From the Canadian election to the Paris terrorist attacks to the incredible photos beamed to Earth during the Pluto flyby, social media remained, for yet another year, the way many people followed news as it unfolded.
Twitter's end-of-year report includes some of the most popular hashtags and topics that resonated with the more than 300 million users of the social media service.
Paris endured two sets of attacks by terrorist gunmen 10 months apart this year.
The attack on the Paris office of satirical magazine Charlie Hebdo in January left two police officers and 10 journalists dead. Five others were killed in shootings days later.
That day, the hashtag #JeSuisCharlie — French for "I am Charlie" — was trending in France, Canada and the U.K., with more than 130,000 mentions on Twitter.
Political cartoonists posted their drawn reactions to the deaths at the magazine, many of them using the hashtag #CharlieHebdo.
In November, a series of co-ordinated attacks in Paris killed 130 people. Dramatic video and photos from the attacks were shared on social media, and people on Twitter began to use the hashtag #PrayForParis, although others said #PrayForWorld would be more appropriate, in light of other attacks elsewhere.
During the attacks, Parisians used the hashtag #porteouverte, "open door," to offer shelter to people stranded in the streets.
Hi guys. If you need a shelter near République, pm me. #porteouverte Plus, we have beers.— @Savate_
Social media is the tool of choice for a new civil rights and social movement in reaction to police killings of black youth in Ferguson, Missouri; Baltimore; Charleston, S.C.; Cleveland and elsewhere, represented by the hashtag #BlackLivesMatter.
It originated on Twitter in November 2014 when it was announced that a grand jury in Ferguson had declined to indict Darren Wilson, the officer who had shot and killed Michael Brown in Ferguson following a confrontation.
#BlackLivesMatter isn't solely about affirming the lives of victims of police brutality. It's about affirming the value of all Black life.— @zellieimani
Twitter counted #SandraBland among the top 10 trending news hashtags of 2015. Brand was found dead in a Texas jail cell in July. She'd been arrested three days earlier, after being pulled over for a traffic violation. Authorities say Bland hanged herself, but her family have questioned that finding.
Canada's 42nd general election followed an 11-week campaign that saw several hashtags being established to comment on various scandal and policy announcements.
In September, it was revealed that Conservative candidate Jerry Bance had been caught on hidden camera urinating into a coffee mug during a house call to repair a leaky sink when he worked as a service technician in 2012.
The Conservatives dropped him and the hashtag #peegate was born.
During the Globe and Mail leaders' debate, Stephen Harper said that he would "bring in more" refugees than in the past, but that "we do not offer them a better health-care plan than the ordinary Canadian can receive. I think that's something that new and old stock Canadians can agree with."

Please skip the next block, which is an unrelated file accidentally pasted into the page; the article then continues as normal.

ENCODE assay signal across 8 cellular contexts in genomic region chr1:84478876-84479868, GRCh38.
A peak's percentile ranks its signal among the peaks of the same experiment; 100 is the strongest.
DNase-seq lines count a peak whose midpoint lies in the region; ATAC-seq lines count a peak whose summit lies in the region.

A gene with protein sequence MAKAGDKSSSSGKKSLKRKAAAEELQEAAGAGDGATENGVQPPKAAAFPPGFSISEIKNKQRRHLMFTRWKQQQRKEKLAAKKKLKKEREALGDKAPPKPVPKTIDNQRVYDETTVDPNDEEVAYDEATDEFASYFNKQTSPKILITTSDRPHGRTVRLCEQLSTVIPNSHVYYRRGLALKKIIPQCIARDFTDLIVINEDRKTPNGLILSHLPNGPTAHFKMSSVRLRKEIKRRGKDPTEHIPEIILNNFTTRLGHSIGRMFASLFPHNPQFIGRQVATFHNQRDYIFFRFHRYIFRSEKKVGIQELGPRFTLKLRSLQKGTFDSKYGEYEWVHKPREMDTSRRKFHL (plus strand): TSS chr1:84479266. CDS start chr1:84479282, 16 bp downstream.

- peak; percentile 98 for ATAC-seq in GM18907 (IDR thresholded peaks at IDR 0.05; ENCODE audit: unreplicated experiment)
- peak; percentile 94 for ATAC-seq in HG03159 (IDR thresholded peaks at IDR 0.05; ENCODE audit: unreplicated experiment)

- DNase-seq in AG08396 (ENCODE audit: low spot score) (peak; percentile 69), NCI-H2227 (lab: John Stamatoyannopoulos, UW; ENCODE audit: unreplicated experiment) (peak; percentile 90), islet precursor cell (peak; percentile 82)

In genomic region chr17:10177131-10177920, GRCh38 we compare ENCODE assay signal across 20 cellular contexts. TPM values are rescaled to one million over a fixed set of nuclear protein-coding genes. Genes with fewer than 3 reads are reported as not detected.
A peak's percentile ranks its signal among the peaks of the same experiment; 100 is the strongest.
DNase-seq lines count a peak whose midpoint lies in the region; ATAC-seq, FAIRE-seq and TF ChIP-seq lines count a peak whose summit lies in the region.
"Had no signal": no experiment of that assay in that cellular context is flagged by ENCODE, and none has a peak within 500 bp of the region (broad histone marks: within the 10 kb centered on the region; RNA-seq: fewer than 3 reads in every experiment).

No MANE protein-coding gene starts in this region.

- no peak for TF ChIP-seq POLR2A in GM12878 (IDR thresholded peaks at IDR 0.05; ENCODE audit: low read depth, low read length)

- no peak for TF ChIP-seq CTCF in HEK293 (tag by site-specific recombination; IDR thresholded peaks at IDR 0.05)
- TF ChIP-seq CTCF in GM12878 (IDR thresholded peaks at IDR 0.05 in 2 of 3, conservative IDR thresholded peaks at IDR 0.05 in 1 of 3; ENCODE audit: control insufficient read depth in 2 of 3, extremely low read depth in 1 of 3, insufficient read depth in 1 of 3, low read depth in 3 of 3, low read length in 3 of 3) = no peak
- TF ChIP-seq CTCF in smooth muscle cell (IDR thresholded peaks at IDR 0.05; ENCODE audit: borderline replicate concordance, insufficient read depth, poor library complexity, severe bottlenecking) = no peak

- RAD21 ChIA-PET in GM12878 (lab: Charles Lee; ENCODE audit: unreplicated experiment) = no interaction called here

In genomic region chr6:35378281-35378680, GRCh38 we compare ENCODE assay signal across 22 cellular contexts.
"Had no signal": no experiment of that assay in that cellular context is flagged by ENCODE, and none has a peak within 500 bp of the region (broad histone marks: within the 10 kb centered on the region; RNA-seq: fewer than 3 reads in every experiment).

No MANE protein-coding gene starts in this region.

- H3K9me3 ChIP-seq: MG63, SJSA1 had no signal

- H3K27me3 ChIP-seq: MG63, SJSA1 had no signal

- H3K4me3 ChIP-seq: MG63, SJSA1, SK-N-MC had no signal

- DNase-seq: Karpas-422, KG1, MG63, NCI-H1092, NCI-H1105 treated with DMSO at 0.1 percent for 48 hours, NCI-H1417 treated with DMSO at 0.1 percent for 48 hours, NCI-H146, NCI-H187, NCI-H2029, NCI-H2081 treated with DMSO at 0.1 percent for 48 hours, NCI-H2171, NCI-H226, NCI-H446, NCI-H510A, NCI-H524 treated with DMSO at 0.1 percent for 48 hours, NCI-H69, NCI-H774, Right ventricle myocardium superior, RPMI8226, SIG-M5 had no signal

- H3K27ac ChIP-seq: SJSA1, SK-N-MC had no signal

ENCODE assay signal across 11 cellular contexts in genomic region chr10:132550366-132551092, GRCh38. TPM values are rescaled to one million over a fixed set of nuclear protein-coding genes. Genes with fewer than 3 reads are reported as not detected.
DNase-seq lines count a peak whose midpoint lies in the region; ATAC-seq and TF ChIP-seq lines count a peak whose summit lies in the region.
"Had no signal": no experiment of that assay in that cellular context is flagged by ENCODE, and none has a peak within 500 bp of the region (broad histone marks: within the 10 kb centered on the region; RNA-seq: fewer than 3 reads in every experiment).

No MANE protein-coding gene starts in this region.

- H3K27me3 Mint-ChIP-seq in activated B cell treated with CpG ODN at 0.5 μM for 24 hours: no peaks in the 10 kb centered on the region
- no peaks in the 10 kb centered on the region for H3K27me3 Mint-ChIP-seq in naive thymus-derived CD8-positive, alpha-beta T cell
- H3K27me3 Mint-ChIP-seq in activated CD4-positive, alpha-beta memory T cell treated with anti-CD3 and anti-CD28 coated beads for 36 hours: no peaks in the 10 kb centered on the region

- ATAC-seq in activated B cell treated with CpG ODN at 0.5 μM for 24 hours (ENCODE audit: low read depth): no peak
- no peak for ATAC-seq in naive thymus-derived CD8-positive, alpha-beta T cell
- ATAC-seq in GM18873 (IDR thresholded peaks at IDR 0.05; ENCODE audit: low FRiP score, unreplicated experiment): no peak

That phrase became a hashtag, #OldStockCanadians, where some called it a "dog whistle" message to the Conservative base. Frank Graves, president of EKOS Research, agreed.
"It's part of the deliberate strategy to sort Harper's constituency from the rest of the electorate," Graves told CBC Montreal's Daybreak. "It creates a sense of us versus others."
In October, the Conservatives pledged to establish a tip line for reporting "barbaric cultural practices" to the RCMP.
Kellie Leitch, a Conservative candidate and the labour minister and minister for the status of women in the Harper government, tweeted ahead of the announcement with the hashtag #BarbaricCulturalPractices.
But critics of the plan latched onto the hashtag to condemn what they saw as Canada's truly barbaric cultural practices.
You know what are #BarbaricCulturalPractices? Ignoring the plight of Missing and Murdered Aboriginal women for YEARS. YEARS.— @prenerk
After the U.S. Supreme Court extended the right to marry to same-sex couples across America, politicians posted their reactions to Twitter.
President Barack Obama tweeted his reaction with the hashtag #LoveWins, which topped the Twitter trends that day in the U.S. and Canada.
Today is a big step in our march toward equality. Gay and lesbian couples now have the right to marry, just like anyone else. #LoveWins— @POTUS
In July, NASA confirmed that its New Horizons spacecraft successfully completed a flyby of Pluto, culminating an epic journey from Earth that took 9½ years and spanned more than 4.8 billion kilometres.
What followed were dazzling high-res photos of Pluto's surface, its atmosphere and its moons.
In September, a 14-year-old Texas boy, Ahmed Mohamed, was arrested and taken to juvenile detention after teachers mistook the homemade electronic clock he had brought to school for a bomb.
The hashtag #IStandWithAhmed emerged for people who felt the teen had been treated unfairly because of his race, religion and name.
Ahmed's story crossed the desks of some of the most powerful people in the U.S., and he was inundated with messages of support and offers to visit the White House, the MIT astrophysics facility and the Facebook campus.
Cool clock, Ahmed. Want to bring it to the White House? We should inspire more kids like you to like science. It's what makes America great.— @POTUS
Sometimes, events on social media themselves become news. When Caitlyn Jenner appeared on the cover of Vanity Fair in June with her new identity and new name, she also launched her Twitter account.
I'm so happy after such a long struggle to be living my true self. Welcome to the world Caitlyn. Can't wait for you to get to know her/me.— @Caitlyn_Jenner
She gained a million followers in just over four hours, breaking the previous record held by Barack Obama.